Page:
Everything You Need to Know About Traveling to Europe in 2024

Beginning next year, 30 European countries will require visitors to get a travel authorization in advance. What does this mean for travelers?

Croatia is one of the countries where the travel-authorization program will be mandated. Photo Credit: SCStock for Adobe Stock

The European Travel Information and Authorization System, formed to improve the security of European Union member states in the Schengen Region, has announced that travelers will need special authorization to enter Europe beginning next year. Visitors from countries that are currently exempt from visa requirements — including the United States — will need to apply for the travel authorization and pay a small fee if they plan to stay in one of the participating countries for fewer than 90 days. Here’s all the information that has been released so far.

When will the program begin?

The exact date has yet to be confirmed, but will be launching sometime in 2024. The system was approved in 2016 with an initial launch date in 2022, which was delayed due to the pandemic and insufficient infrastructure. 

How can travelers apply?

Through the ETIAS website once it begins accepting applications.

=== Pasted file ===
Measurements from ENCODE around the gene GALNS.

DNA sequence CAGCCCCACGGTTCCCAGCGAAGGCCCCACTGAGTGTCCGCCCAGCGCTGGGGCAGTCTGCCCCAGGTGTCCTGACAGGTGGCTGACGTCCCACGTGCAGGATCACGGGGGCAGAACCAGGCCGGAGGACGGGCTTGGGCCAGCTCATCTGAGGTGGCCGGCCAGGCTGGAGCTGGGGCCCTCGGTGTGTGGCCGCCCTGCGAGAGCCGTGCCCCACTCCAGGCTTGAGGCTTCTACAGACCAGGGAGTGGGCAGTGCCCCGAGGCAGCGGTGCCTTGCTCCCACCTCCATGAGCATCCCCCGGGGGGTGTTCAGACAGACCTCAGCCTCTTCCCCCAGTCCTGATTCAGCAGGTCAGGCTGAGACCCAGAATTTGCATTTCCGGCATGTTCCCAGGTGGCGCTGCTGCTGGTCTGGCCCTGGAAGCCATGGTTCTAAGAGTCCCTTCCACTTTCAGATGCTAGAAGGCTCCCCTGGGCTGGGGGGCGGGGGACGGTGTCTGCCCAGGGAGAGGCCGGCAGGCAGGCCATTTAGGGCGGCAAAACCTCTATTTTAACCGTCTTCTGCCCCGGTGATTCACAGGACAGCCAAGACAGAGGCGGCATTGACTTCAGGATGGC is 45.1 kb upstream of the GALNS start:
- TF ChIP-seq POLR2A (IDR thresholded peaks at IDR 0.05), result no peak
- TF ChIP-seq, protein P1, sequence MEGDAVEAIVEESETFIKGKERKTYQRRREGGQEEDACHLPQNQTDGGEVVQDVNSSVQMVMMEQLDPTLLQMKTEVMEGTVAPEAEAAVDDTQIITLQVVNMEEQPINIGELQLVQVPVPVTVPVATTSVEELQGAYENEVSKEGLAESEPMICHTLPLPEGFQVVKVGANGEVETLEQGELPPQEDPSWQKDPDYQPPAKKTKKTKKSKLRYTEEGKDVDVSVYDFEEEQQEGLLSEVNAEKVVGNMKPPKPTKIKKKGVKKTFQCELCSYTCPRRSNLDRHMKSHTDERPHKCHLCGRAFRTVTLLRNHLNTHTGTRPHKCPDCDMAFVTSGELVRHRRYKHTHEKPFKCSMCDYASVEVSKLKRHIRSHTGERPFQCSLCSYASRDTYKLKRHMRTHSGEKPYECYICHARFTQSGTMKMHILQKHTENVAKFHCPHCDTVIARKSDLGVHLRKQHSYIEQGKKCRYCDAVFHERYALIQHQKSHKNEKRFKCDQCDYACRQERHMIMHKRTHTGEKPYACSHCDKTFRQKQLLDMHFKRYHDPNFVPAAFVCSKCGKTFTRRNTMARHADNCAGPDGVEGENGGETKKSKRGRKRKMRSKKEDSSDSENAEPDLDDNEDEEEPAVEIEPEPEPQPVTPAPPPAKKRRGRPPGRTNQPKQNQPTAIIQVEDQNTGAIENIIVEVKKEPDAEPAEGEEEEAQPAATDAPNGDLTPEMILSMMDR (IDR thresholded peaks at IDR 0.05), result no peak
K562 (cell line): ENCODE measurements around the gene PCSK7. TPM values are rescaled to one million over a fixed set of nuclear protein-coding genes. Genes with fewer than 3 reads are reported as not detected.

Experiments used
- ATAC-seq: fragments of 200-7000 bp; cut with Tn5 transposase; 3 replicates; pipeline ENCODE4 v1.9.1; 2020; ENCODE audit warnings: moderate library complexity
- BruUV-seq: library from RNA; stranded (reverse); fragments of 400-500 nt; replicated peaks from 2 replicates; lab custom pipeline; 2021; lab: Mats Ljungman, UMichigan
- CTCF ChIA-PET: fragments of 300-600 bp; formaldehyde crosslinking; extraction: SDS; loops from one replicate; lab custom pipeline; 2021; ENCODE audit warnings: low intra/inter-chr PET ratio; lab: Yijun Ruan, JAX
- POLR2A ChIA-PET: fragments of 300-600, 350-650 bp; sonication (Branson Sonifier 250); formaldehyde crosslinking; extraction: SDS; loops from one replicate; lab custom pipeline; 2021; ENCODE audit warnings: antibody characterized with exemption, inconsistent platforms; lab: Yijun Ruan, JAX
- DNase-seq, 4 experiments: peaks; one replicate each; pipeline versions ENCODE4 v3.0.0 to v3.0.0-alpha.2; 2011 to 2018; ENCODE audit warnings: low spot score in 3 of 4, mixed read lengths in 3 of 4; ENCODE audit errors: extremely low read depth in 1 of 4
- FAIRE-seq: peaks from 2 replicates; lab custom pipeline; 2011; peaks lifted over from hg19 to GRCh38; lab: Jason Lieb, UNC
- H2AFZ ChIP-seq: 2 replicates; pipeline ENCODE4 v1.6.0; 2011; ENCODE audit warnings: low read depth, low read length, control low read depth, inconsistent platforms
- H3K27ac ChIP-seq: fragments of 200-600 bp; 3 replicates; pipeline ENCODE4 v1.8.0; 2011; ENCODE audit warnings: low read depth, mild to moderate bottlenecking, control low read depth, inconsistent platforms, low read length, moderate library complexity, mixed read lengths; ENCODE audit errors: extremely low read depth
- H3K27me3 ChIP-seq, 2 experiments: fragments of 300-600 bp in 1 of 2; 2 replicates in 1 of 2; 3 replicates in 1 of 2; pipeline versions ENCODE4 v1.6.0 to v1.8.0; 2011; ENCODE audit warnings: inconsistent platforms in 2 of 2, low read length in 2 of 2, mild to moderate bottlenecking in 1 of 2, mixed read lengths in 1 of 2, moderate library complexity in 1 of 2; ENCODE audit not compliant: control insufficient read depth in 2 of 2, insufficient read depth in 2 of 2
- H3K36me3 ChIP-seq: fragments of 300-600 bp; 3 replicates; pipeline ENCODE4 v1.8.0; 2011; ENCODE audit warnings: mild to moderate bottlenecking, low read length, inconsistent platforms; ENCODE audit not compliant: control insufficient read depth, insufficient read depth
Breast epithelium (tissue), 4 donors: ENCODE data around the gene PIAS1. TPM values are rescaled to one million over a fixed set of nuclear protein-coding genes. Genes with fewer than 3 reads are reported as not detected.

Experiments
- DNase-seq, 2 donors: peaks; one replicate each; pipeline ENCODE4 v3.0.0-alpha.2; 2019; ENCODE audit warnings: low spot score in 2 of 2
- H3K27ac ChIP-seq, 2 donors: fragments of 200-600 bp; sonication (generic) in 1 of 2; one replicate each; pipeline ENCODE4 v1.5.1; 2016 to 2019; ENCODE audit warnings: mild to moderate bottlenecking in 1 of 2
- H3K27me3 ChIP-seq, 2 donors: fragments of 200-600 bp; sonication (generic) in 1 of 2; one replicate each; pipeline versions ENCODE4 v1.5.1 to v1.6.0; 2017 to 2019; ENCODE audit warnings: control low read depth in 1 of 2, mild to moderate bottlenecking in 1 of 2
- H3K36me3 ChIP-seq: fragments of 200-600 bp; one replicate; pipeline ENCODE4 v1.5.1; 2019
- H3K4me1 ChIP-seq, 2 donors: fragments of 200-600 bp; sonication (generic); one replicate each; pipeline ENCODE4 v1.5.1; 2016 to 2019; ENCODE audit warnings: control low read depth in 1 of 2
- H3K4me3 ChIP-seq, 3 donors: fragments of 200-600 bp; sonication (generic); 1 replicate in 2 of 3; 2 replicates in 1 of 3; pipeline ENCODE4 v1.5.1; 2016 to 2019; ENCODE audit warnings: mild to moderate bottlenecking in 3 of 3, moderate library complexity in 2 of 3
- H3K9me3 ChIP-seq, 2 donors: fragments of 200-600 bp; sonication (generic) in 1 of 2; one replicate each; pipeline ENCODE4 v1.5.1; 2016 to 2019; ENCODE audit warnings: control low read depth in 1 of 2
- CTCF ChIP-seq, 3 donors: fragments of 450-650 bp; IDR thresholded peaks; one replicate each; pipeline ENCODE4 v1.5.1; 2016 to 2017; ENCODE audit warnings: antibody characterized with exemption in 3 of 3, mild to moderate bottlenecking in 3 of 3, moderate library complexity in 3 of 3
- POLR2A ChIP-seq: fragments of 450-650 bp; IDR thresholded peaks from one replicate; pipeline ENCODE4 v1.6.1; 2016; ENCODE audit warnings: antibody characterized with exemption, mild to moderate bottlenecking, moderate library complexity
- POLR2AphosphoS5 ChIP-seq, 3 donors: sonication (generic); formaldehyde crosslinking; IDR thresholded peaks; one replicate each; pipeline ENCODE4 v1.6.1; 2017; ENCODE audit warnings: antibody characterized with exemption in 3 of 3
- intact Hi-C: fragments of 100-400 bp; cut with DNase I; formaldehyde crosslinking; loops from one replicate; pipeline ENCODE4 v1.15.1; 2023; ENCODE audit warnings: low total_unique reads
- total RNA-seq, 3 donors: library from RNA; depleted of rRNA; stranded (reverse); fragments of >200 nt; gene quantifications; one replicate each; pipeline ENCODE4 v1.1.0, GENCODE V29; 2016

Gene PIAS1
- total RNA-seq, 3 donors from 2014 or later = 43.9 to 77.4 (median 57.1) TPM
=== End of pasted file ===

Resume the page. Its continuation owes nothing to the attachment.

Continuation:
Which countries are participating?

Austria, Bulgaria, Belgium, Croatia, Cyprus, Czech Republic, Denmark, Estonia, Finland, France, Germany, Greece, Hungary, Iceland, Italy, Latvia, Liechtenstein, Lithuania, Luxembourg, Malta, Netherlands, Norway, Poland, Portugal, Romania, Slovakia, Slovenia, Spain, Sweden, Switzerland

How long will it take to be approved?

The ETIAS application will be processed electronically within 96 hours, and authorization will be delivered by email.

How much does the application cost?

The fee is 7 euros, or US$7.79, which will be waived for visitors under the age of 18 or over 70.

How long is the authorization valid?

Once approved, the travel authorization will last for three years or until the travelers’ passport expires, whichever comes first.